Value of amniotic fluid neutrophil collagenase concentrations in preterm premature rupture of membranes Academic Article uri icon

abstract

  • Objective: Neutrophils in amniotic fluid are thought to be of fetal origin, and therefore the detection of these cells and/or their products in amniotic fluid may reflect the fetal inflammatory status. We propose that amniotic fluid neutrophil collagenase (matrix metalloproteinase-8) is a useful parameter to predict adverse neonatal outcome, impending preterm labor/delivery, and intrauterine infection in the setting of preterm premature rupture of the membranes. Study Design: Amniotic fluid was obtained by transabdominal amniocentesis from 101 patients with preterm premature rupture of the membranes (gestational age, 24-36 weeks). Fluid was cultured for aerobic and anaerobic bacteria and Mycoplasmas. Amniotic fluid analysis included Gram stain, white blood cell count, and determination of interleukin-6 and matrix metalloproteinase-8 concentrations (enzyme-linked immunosorbent assay). Results: Neonates with adverse neonatal outcome were born to mothers with a significantly higher median amniotic fluid matrix metalloproteinase-8 concentration than those without adverse neonatal outcome (median, 54.4 ng/mL; range, 0.82-14,500 ng/mL vs median, 28.9 ng/mL; range, 0.78-2451.8 ng/mL; P <.05, respectively). The higher the amniotic fluid matrix metalloproteinase-8 concentrations, the shorter the interval to delivery (Cox proportional hazards model adjusting for gestational age at delivery; hazard ratio, 1.9; 95% CI, 1.1-3.5; P <.03). Amniotic fluid matrix metalloproteinase-8 concentration was more sensitive than an amniotic fluid white blood cell count and interleukin-6 in the detection of microbiologically proven intra-amniotic infection. Conclusion: Increased concentrations of neutrophil collagenase (matrix metalloproteinase-8) in amniotic fluid are associated with intra-amniotic infection, impending preterm delivery, and adverse neonatal outcome in patients with preterm premature rupture of the membranes. Moreover, matrix metalloproteinase-8 in amniotic fluid is a stronger predictor for the duration of pregnancy and intra-amniotic inflammation than interleukin-6 and an amniotic fluid white blood cell count. (Am J Obstet Gynecol 2001;185:1143-8.)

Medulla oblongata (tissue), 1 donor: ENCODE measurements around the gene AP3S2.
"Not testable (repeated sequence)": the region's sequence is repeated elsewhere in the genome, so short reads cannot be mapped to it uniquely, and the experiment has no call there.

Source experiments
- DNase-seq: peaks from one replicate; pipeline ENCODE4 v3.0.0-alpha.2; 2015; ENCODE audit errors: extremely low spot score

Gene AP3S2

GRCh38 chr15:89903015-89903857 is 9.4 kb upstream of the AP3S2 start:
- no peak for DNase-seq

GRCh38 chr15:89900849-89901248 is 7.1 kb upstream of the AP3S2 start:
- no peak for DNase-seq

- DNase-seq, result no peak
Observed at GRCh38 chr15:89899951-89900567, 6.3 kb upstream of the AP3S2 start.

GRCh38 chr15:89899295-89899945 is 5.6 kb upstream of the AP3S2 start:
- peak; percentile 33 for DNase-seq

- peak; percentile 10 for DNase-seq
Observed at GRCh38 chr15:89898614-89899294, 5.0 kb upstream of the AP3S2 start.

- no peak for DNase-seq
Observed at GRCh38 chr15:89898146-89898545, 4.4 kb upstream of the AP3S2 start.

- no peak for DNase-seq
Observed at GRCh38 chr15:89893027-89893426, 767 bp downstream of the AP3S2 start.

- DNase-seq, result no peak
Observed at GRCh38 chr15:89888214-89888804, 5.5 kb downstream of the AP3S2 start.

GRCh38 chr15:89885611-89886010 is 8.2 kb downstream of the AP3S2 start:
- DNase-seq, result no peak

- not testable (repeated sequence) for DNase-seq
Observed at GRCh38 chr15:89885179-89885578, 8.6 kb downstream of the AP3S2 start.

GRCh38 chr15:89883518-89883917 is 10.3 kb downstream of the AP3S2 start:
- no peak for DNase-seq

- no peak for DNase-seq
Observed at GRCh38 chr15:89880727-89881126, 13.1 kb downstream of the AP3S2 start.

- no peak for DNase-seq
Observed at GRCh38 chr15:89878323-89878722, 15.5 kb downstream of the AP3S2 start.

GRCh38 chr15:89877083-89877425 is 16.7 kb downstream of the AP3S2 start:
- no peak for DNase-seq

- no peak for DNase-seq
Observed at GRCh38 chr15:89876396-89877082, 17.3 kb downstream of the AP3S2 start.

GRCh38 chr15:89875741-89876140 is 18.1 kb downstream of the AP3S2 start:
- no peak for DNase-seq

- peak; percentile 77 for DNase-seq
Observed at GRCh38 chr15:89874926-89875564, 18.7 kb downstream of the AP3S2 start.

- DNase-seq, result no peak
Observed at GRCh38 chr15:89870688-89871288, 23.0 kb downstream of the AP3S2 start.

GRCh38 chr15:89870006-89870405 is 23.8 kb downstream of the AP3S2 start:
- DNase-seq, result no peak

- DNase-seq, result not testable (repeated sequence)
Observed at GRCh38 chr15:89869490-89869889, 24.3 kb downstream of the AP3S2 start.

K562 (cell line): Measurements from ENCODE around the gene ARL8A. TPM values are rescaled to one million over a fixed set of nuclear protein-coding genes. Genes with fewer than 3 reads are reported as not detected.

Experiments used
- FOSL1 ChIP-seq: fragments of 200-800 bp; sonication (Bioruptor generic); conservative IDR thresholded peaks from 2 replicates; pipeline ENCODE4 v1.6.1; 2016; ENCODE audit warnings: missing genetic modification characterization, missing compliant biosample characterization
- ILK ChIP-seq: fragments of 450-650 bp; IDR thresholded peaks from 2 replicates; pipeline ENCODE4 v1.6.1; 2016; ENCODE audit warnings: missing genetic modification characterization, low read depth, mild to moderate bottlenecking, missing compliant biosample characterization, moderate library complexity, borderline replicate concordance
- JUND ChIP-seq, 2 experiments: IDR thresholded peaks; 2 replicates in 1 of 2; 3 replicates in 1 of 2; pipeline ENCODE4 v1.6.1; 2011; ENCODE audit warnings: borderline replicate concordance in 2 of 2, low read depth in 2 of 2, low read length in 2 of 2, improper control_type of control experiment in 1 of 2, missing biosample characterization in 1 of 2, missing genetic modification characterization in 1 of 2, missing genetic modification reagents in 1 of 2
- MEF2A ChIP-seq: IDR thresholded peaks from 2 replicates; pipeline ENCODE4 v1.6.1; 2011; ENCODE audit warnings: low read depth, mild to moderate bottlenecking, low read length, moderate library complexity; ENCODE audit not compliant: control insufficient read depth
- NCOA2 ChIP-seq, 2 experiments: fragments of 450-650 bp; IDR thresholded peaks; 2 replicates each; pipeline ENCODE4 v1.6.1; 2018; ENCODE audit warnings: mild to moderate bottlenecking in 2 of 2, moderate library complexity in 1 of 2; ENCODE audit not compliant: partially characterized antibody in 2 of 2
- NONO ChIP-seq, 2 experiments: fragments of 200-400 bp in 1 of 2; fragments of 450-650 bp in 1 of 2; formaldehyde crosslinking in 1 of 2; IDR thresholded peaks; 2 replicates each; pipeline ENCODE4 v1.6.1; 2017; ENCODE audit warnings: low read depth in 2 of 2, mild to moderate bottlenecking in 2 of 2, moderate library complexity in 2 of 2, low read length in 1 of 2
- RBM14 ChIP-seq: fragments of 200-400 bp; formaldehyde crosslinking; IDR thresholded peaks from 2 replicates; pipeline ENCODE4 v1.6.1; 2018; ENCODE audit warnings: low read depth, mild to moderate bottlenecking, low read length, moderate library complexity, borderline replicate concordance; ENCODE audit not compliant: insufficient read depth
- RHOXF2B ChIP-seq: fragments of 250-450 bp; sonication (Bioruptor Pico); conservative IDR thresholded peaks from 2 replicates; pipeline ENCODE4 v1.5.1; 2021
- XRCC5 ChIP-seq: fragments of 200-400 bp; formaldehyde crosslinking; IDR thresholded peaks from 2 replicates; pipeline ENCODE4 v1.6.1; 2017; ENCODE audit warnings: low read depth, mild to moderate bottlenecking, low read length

publication date

  • January 1, 2001